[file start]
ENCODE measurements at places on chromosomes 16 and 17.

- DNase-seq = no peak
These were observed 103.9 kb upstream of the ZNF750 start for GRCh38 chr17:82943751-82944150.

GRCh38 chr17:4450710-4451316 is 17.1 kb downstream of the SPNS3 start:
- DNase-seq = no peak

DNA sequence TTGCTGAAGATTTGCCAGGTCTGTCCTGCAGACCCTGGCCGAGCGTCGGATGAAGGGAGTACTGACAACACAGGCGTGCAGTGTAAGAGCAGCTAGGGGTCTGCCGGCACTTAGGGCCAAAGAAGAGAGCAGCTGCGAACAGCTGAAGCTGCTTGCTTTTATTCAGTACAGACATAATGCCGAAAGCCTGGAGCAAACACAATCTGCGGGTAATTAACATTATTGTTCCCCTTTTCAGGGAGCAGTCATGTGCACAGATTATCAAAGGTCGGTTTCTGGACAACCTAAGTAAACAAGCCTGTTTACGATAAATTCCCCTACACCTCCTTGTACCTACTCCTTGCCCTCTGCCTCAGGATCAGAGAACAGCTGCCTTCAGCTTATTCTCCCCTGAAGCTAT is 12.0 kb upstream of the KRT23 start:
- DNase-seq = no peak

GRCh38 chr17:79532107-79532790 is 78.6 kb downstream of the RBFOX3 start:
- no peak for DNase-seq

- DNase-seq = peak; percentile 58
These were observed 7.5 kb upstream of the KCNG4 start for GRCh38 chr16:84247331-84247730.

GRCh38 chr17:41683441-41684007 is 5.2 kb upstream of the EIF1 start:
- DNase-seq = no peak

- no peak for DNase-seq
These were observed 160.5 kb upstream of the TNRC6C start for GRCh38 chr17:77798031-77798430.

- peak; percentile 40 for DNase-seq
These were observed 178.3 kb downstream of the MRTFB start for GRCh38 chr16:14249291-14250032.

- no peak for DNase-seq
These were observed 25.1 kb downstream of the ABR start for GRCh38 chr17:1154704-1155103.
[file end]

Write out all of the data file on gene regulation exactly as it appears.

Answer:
ENCODE measurements at places on chromosomes 16 and 17.

- DNase-seq = no peak
These were observed 103.9 kb upstream of the ZNF750 start for GRCh38 chr17:82943751-82944150.

GRCh38 chr17:4450710-4451316 is 17.1 kb downstream of the SPNS3 start:
- DNase-seq = no peak

DNA sequence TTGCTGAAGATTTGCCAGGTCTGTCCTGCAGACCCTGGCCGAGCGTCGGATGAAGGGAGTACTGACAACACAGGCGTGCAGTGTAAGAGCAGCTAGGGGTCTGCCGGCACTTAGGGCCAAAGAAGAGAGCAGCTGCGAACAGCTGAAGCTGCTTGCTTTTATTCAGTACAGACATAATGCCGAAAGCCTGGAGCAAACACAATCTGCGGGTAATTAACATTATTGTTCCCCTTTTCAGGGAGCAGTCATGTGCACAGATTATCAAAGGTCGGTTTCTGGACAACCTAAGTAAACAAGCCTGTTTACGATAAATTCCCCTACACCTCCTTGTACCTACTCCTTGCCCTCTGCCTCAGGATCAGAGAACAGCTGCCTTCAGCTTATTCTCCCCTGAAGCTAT is 12.0 kb upstream of the KRT23 start:
- DNase-seq = no peak

GRCh38 chr17:79532107-79532790 is 78.6 kb downstream of the RBFOX3 start:
- no peak for DNase-seq

- DNase-seq = peak; percentile 58
These were observed 7.5 kb upstream of the KCNG4 start for GRCh38 chr16:84247331-84247730.

GRCh38 chr17:41683441-41684007 is 5.2 kb upstream of the EIF1 start:
- DNase-seq = no peak

- no peak for DNase-seq
These were observed 160.5 kb upstream of the TNRC6C start for GRCh38 chr17:77798031-77798430.

- peak; percentile 40 for DNase-seq
These were observed 178.3 kb downstream of the MRTFB start for GRCh38 chr16:14249291-14250032.

- no peak for DNase-seq
These were observed 25.1 kb downstream of the ABR start for GRCh38 chr17:1154704-1155103.